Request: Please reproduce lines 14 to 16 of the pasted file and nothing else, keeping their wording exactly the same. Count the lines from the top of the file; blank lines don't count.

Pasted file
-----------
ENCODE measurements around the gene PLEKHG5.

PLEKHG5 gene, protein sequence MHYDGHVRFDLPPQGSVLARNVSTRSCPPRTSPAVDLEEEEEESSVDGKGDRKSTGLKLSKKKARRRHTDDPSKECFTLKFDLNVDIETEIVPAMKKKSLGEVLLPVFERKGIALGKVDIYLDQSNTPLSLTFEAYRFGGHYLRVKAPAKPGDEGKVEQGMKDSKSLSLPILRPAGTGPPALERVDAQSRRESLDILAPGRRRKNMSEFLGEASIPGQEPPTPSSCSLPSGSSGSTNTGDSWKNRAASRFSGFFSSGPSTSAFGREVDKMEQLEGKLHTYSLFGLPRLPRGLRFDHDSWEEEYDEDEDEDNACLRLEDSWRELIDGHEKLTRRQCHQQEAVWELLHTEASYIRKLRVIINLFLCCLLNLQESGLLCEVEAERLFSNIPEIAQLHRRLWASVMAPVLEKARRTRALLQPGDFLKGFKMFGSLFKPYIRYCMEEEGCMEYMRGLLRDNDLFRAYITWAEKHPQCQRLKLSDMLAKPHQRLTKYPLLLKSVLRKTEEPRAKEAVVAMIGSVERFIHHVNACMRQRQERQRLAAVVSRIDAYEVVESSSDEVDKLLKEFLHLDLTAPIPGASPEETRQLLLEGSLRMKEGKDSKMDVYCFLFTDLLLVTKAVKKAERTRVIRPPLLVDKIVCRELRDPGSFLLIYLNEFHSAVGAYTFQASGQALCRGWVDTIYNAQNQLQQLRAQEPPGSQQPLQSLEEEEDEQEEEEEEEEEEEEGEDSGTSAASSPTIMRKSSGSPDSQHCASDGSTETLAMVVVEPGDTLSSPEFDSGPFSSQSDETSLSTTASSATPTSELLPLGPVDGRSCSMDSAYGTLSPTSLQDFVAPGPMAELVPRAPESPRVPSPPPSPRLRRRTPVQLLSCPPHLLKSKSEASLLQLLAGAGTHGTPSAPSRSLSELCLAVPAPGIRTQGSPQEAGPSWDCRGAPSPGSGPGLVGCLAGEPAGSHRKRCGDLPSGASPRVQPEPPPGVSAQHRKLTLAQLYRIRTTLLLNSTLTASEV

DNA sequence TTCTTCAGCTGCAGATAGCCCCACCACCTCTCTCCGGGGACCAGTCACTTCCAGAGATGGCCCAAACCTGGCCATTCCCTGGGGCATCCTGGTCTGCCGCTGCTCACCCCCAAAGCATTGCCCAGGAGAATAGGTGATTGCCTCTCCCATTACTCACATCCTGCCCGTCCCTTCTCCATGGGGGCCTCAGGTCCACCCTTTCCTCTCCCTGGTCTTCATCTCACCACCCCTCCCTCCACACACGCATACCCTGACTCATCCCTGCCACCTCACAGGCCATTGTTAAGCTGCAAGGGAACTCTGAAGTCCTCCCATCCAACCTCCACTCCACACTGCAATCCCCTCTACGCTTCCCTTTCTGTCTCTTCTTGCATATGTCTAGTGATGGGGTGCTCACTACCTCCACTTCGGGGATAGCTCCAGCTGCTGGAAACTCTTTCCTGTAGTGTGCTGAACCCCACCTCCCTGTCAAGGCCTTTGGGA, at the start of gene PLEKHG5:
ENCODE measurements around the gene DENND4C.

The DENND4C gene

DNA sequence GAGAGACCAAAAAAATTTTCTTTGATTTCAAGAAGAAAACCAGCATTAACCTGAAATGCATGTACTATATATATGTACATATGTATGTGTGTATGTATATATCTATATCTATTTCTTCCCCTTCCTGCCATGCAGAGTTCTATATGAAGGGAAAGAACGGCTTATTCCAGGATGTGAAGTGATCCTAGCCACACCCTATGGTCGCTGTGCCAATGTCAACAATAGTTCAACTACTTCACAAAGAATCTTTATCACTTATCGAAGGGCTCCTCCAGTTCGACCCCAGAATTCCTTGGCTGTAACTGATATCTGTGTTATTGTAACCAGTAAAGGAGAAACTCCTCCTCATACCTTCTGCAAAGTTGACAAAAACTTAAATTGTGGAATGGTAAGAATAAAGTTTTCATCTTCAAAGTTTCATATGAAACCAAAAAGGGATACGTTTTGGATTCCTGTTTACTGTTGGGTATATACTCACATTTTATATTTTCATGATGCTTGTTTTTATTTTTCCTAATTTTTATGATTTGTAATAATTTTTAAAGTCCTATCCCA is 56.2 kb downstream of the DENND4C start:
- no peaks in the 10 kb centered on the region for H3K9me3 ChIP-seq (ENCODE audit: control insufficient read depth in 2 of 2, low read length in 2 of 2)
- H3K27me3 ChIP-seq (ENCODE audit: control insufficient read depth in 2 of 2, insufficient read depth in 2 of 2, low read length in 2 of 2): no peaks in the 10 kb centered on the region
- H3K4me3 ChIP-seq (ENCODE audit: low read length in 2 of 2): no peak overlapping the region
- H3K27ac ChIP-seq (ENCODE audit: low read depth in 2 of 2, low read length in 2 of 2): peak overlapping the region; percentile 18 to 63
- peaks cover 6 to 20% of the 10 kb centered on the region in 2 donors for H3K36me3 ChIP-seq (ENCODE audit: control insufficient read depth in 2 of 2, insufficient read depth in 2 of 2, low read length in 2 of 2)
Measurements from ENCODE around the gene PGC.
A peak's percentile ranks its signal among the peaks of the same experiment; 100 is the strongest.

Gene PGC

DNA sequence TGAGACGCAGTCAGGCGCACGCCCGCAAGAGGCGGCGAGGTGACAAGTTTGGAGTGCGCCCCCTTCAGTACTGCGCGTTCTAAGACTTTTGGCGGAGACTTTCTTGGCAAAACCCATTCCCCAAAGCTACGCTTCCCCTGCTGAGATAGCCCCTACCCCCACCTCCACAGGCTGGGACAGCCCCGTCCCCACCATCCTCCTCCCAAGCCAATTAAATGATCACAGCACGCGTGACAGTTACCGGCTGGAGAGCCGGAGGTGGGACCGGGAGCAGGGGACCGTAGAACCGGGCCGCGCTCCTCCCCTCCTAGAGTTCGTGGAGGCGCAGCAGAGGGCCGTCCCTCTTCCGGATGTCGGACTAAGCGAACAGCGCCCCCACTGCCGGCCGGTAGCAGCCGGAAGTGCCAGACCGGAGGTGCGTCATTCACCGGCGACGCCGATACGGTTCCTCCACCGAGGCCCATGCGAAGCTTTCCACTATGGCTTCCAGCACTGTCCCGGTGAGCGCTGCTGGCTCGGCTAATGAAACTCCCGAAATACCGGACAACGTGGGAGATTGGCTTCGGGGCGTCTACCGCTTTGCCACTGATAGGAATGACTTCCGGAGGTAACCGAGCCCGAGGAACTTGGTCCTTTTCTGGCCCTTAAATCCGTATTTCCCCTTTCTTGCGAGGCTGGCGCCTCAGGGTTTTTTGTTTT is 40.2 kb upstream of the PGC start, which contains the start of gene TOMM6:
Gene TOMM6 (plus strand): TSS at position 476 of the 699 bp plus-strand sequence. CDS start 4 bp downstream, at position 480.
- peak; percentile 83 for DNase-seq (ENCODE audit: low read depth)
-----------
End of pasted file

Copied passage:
Gene PGC

DNA sequence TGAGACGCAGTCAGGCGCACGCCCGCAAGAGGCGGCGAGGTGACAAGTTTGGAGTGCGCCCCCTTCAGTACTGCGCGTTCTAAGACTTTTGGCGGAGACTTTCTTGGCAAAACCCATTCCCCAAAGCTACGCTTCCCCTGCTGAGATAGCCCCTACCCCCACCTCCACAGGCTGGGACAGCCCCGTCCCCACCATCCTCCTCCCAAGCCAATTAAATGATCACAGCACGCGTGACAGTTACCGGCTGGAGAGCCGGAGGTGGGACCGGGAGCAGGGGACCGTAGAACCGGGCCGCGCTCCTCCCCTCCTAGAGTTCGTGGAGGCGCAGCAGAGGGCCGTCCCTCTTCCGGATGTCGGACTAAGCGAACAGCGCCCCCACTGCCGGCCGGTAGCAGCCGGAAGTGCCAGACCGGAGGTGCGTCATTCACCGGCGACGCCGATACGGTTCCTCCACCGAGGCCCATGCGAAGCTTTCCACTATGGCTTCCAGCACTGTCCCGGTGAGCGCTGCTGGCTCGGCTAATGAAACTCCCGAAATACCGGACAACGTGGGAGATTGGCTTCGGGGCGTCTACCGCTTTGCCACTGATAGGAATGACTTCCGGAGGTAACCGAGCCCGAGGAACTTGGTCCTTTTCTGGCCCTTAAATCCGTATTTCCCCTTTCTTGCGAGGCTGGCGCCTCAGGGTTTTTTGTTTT is 40.2 kb upstream of the PGC start, which contains the start of gene TOMM6:
Gene TOMM6 (plus strand): TSS at position 476 of the 699 bp plus-strand sequence. CDS start 4 bp downstream, at position 480.